Television for Hearing Impaired: FSA Eligibility

Television for Hearing Impaired: reimbursement is not eligible with a Flexible Spending Account (FSA)
A television for a hearing impaired individual is not eligible for a reimbursement with a flexible spending account (FSA), health savings account (HSA), health reimbursement arrangement (HRA), limited-purpose flexible spending account (LPFSA) or a dependent care flexible spending account (DCFSA).

What is a television for hearing impaired?

Individuals who are deaf or have experienced some form of hearing impairment will find it more difficult to enjoy certain forms of media, and this is certainly the case when watching a standard television. Even a form of mild hearing loss can make sounds emitting from a TV sounding muffled or far away, which is why a number of assistive listening devices (ALDs) have been developed to help make watching TV easier and more enjoyable.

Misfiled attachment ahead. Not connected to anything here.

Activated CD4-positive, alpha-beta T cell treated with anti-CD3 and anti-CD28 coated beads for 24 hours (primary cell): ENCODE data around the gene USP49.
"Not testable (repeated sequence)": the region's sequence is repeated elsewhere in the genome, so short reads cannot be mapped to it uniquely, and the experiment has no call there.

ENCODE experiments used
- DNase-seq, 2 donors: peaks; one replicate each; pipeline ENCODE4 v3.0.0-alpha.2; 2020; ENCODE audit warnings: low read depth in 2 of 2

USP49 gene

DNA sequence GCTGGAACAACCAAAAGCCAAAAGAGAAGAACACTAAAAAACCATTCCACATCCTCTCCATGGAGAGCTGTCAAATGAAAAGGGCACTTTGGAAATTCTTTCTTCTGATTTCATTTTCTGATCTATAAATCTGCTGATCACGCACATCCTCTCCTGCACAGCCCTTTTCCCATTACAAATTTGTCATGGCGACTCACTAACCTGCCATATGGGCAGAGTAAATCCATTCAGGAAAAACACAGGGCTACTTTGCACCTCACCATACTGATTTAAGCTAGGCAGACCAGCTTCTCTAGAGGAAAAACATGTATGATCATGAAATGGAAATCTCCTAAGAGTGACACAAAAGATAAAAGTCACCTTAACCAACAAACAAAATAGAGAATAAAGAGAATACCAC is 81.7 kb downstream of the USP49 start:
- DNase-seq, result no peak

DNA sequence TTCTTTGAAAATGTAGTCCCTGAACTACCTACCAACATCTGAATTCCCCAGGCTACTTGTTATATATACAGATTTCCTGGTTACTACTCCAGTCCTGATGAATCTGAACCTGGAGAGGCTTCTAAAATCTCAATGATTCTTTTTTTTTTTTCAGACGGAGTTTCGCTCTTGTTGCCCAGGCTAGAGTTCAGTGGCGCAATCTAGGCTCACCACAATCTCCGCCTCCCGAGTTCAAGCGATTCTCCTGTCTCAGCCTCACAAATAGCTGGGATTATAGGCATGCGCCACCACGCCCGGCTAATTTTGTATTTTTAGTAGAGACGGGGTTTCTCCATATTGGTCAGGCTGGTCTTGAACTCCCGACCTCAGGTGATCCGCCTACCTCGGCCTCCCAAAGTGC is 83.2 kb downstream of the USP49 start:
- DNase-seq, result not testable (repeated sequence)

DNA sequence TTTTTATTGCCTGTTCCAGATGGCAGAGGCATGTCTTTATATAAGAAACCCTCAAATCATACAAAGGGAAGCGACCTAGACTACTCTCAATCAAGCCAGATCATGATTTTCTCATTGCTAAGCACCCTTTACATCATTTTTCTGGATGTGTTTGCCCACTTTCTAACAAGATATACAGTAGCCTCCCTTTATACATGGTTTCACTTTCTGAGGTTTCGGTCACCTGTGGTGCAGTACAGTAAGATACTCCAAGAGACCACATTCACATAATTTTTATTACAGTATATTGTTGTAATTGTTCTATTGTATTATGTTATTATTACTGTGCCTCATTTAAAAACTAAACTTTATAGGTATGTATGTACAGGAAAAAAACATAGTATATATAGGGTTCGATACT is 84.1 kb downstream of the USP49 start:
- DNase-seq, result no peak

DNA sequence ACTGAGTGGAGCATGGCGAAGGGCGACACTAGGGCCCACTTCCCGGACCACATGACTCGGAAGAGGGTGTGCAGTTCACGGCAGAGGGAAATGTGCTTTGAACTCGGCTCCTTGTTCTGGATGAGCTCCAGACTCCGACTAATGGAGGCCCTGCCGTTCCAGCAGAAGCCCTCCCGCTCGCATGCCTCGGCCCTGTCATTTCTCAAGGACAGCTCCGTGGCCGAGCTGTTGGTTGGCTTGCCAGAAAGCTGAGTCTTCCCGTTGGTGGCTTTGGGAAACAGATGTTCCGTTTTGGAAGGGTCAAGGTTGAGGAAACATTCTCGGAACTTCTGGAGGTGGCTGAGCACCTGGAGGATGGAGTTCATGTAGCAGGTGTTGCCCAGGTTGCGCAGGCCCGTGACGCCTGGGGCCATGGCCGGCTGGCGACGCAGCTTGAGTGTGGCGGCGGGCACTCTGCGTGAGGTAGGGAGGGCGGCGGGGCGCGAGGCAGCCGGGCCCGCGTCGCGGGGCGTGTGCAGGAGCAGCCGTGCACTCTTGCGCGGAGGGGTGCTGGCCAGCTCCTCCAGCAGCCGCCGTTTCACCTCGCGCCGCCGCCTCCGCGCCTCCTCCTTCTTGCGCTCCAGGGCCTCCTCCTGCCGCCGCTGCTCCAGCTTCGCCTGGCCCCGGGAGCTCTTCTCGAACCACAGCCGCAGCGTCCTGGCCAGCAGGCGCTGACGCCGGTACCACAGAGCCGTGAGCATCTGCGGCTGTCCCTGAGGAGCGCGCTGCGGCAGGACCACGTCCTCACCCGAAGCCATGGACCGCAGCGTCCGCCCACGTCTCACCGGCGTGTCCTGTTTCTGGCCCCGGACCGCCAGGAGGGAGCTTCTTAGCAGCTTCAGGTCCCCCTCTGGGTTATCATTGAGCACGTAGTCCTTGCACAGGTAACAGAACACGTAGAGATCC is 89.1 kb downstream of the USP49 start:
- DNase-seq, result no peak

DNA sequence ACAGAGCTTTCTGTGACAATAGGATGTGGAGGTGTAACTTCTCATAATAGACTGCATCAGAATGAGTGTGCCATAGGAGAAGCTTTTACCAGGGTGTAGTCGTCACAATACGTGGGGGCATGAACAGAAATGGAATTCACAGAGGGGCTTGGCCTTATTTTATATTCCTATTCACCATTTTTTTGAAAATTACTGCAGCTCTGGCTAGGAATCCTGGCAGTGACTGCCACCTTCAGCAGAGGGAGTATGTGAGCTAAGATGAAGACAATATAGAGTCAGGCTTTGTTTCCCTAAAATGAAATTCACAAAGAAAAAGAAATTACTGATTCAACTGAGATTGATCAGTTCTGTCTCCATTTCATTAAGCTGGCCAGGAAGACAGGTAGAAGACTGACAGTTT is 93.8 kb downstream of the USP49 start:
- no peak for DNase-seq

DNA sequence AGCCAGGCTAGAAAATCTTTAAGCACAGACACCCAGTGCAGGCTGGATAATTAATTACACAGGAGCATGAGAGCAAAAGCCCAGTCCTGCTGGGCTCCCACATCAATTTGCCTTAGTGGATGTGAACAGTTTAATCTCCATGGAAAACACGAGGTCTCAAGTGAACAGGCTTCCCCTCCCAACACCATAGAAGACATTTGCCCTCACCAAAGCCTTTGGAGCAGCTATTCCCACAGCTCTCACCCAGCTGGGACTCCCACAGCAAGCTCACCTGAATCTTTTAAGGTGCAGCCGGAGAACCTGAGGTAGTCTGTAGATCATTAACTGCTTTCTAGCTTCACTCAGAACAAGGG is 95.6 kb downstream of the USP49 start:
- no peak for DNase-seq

ALDs are the primary means of ensuring that a television can be adapted for use by hearing impaired individuals (National Institute on Deafness and Other Communication Disorders), and these devices take on a few common forms:

Wireless Headphones: This is the best option for those who do not wear hearing aids but still experience some form of hearing impairment. These headphones make TV sounds clearer by blocking out background noises in the room and creating a wireless stream from the TV to the wearer's ears.
Wireless Hearing Aid Streaming: The vast majority of new hearing aids sold today are wireless, and many more now have the ability to communicate wirelessly wiht external devices like televisions and smartphones. Wireless hearing aid streaming is a new concept that varies from device to device, but often work through a Bluetooth connection, an FM frequency or intermediary device. This method can allow the user to directly harness the power of his/her hearing aid and dramatically improve their ability to hear when watching television.
Loop Systems: A loop system is a magnetic field that is placed around the room or in a personal neck loop that is worn around the listener's neck. This is connected to the TV's audio output and will pick up the sound emitting from the TV's speakers to transmit the audio wirelessly to a user's hearing aids. The overriding benefit of a loop system is that hearing aids do not need to be wireless for it to function and must only be compatible with a telecoil to function.

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